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LGBTQ researcher has 2 theories on lack of openly gay players in male team sports

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Researcher Rory Magrath says he thinks international travel and a possible dearth of elite gay male athletes are far more responsible than homophobia.

St Louis Rams v Miami Dolphins
Michael Sam came out prior to the 2014 NFL Draft. There hasn’t been an openly gay player drafted since.
Photo by Marc Serota/Getty Images

One of the great mysteries in LGBTQ athletics remains the lack of openly gay male players in major team sports. Each year, an avalanche of athletes come out in all corners of the sports world, from high school to the Olympics.

And yet, the four major U.S. pro sports leagues don’t have a single openly gay male player. There is no openly gay man playing in the Premier League, either.

On a recent edition of our Outsports podcast The Sports Kiki, I talked about this phenomenon with academic researcher Rory Magrath, who helped spearhead a study with colleagues Adam J. White and Luis Emilio Morales looking at 60 coming-out stories, all of which were published on Outsports in 2016.

The study found male athletes are universally accepting of gay teammates. Out of the 60 samples, only four athletes included some form of negative reaction to their coming out from some corner of their lives — and even they claimed an overall positive coming-out experience.

So what’s the deal? At least when it comes to soccer, Magrath says the volume of international travel could play a significant role. Elite soccer players don’t only play in liberal E.U. states. The 2018 FIFA World Cup was held in Russia, and the next World Cup is slated for Qatar.

Neither countries are gay bastions, to say the least.

“These guys have to travel to parts of the world where attitudes towards homosexuality in broader society are far more conservative than the west,” Magrath says. “They also compete with and against athletes in those parts of the world as well. So this international hypothesis that undoubtedly complicates matters — it kind of muddies the waters, if you like, in terms of coming out.”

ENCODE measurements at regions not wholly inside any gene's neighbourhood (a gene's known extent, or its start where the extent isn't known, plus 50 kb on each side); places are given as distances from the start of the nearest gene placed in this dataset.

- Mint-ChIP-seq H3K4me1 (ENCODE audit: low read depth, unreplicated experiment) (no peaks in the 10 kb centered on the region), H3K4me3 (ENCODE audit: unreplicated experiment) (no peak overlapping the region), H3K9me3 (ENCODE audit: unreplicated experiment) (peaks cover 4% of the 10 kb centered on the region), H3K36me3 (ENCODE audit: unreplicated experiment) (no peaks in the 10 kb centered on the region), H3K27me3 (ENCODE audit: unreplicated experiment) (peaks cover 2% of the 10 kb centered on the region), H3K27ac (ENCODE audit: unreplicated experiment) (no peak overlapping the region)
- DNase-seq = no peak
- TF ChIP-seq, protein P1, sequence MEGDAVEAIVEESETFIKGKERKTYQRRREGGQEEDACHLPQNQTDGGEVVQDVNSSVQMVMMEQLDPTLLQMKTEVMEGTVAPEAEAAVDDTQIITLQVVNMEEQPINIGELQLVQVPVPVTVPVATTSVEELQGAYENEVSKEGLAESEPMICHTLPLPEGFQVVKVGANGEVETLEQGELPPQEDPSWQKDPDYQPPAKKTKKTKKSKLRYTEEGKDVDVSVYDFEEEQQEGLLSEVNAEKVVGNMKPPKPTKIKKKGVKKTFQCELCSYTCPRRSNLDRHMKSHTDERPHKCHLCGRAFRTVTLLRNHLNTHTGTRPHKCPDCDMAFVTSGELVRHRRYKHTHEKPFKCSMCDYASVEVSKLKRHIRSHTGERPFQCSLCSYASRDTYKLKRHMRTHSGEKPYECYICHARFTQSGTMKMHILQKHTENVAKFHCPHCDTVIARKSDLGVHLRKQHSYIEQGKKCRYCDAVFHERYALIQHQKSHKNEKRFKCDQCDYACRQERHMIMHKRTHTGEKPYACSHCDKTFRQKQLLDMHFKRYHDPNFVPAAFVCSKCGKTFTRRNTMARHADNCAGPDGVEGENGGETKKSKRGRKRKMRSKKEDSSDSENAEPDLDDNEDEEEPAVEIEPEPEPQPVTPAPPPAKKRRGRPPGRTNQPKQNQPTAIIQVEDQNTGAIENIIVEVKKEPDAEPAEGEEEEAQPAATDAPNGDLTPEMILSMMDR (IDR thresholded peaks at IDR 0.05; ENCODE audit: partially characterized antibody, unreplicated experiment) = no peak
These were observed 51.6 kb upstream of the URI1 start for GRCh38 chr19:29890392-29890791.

In addition, Magrath theorizes the lack of openly gay male athletes in elite team sports might just be a numbers game. Only an estimated 4.5 percent of U.S. adults identify as LGBTQ, according to a 2018 Gallup poll (3.9 percent of men and 5.1 percent of women).

The fact is, there just isn’t that many of us.

On top of that, LGBTQ people are overrepresented in some fields, and underrepresented in others. Elite male team sports could fit into the latter category.

“Gay men are a finite resource, so they can’t exist in great numbers in every quarter,” Magrath says. “Gay men are overrepresented in some areas, and as a consequence are going to be underrepresented in sports.”

Still, we know there are active openly gay male athletes in pro team sports. When they do come out, they will be entering an overly accepting sports landscape. Just ask gay pro soccer Collin Martin: there has never been a better time to come out.

Click here to check out “The Sports Kiki” podcast. You can also subscribe to the show on Apple’s Podcast page as well as on Google Podcasts, and wherever you’ll find Outsports podcasts.